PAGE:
I just hope it didn't take too much out of us. Today's game is, in many ways, tougher. Newcastle away takes care of itself, Peterborough are in the relegation battle and we have to get our heads around the fact we are too.

2. We need to sell but won't be left with eight

The administrator promised me my coaching staff are safe (we have not got that many compared to most clubs) and I said I'd be fine with him as long as he was honest with me, and he didn't sell players for silly prices. Obviously some will have to go, probably starting with Vic, but our staff is already small and there is a limit. At Newcastle one of the press guys asked what would happen if we sold six. I said, "I doubt the League will let us play with eight men." Everyone laughed except the questioner. I think he thought I was serious.

You can't plan too far ahead in this situation. I'm just going to work hard, enjoy myself, and try to get results. I still can't understand why anyone would put us into administration with the transfer window open. I can't really go into details, but it doesn't actually help the people who did it.

3. Don't take spelling tests too literally

Sharon went away for the evening on Thursday and I did William's spelling. He had about 25 words to do, in two columns. I was doing all the words, then came across a line saying, "extra words". I read it out, and said, "spell it". "Dad, that means that column has more words in it," said William. My mind must have been elsewhere.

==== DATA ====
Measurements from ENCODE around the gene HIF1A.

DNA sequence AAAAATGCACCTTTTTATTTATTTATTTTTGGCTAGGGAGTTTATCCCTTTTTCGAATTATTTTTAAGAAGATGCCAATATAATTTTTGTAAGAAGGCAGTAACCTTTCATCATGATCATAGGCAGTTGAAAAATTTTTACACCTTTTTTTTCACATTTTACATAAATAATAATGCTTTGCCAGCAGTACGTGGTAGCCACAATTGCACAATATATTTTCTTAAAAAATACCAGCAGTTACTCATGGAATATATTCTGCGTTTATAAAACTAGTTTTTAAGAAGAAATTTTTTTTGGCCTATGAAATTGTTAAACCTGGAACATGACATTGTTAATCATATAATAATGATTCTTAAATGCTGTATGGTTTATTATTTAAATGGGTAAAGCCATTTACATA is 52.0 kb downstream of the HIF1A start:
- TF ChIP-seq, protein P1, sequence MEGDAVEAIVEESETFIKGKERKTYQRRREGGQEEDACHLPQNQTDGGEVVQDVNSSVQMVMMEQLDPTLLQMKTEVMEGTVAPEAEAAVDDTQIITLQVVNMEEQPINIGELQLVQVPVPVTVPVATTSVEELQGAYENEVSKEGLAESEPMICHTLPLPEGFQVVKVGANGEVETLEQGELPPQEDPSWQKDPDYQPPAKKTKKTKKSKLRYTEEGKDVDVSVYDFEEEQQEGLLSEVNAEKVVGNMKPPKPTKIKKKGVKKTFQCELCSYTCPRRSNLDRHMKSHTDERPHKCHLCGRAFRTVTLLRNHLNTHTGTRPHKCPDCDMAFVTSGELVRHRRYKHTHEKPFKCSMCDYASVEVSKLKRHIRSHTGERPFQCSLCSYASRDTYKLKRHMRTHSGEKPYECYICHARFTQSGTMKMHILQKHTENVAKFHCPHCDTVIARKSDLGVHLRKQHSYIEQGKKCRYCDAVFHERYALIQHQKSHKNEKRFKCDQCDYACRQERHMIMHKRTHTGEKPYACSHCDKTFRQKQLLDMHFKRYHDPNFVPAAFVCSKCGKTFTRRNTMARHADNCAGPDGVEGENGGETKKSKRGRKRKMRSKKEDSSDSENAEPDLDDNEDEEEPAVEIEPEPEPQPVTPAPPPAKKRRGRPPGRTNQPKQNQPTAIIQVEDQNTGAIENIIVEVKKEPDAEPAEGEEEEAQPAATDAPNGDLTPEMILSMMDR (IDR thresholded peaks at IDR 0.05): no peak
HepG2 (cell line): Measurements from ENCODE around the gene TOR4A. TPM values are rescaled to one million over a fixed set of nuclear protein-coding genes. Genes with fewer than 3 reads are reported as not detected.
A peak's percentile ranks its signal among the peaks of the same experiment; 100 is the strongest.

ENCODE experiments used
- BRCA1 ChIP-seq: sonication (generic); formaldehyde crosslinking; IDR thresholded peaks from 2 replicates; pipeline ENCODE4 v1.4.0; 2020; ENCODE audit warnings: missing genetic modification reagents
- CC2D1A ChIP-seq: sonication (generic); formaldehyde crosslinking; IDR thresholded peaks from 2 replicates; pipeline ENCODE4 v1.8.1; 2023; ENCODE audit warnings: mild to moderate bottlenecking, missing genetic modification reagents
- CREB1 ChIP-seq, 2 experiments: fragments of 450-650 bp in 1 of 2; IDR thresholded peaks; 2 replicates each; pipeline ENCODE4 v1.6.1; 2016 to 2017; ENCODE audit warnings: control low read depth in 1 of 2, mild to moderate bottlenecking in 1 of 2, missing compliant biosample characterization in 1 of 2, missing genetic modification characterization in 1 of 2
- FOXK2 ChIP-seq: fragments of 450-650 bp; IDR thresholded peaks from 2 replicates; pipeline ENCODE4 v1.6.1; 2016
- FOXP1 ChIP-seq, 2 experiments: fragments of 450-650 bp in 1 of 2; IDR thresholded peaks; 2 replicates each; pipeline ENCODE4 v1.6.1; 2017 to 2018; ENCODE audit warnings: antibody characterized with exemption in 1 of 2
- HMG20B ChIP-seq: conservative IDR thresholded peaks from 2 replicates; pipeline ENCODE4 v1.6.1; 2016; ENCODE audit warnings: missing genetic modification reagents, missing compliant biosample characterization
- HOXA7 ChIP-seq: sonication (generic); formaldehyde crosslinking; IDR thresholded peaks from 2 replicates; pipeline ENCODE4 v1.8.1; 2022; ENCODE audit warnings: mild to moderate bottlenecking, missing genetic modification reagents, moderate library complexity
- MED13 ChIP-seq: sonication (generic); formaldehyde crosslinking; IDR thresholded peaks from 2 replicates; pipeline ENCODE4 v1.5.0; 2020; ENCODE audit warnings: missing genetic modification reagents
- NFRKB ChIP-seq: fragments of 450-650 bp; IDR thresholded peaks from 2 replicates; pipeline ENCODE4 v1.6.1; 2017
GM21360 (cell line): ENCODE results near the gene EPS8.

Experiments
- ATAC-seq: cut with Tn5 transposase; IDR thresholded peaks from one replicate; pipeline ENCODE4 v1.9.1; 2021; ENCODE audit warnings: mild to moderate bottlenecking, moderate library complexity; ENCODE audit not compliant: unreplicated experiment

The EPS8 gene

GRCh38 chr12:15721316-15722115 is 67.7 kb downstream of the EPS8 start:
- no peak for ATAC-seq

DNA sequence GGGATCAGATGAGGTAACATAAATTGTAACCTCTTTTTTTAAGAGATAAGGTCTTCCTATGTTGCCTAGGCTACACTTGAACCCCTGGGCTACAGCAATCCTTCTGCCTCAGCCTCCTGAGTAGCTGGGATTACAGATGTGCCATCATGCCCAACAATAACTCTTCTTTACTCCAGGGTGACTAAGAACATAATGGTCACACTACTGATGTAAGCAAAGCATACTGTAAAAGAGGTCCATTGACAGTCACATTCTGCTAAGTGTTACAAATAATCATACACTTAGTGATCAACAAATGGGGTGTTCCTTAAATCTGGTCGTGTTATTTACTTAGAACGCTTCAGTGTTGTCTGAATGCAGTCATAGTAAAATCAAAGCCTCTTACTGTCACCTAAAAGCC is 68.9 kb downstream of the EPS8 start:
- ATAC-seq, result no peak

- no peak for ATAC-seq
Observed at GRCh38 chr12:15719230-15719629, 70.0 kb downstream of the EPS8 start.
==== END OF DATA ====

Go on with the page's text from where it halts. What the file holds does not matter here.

4. Old Trafford yobs need to be punished

I missed the Manchester Carling Cup derby. The atmosphere sounded great, apart from the mindless yobs who threw things at Craig Bellamy. One of the lads said they had narrowed it down – to everyone who's ever met him. Only joking, Craig. More seriously, the guys who did it need to be identified and severely punished. That sort of thing is very dangerous for all of us involved in the game.

5. Villa's 'long ball' game will be a prize draw

It'll be nice to relax on Tuesday when Wolves come to our place in the FA Cup. But though there's no points at stake it's a match worth winning, as Aston Villa is a great draw for the winners. Of course, they are long-ball merchants according to Arsène Wenger, but let's be honest, any team playing Arsenal have to seem long ball in comparison.

6. If Murray fancies a game he'd be welcome

The one thing I have enjoyed this week is the tennis. It's been perfect for viewing: breakfast time on the BBC and I'll certainly be tuning in tomorrow morning. I do enjoy watching Andy Murray. It's great to have someone British who has so much guts, energy and determination. I like his game too. He's got a bit of everything. He can stay back, but he has a short game, he lobs too. I bet he's decent at all sports. When he comes back from Australia he could come here on a non-contract basis, I'm sure he'd get a game.

Actually, he's not the only one. If you're coming down to Selhurst today and you've a bit of pace, and don't want too much money, bring your boots. There'll be plenty of space on our bench.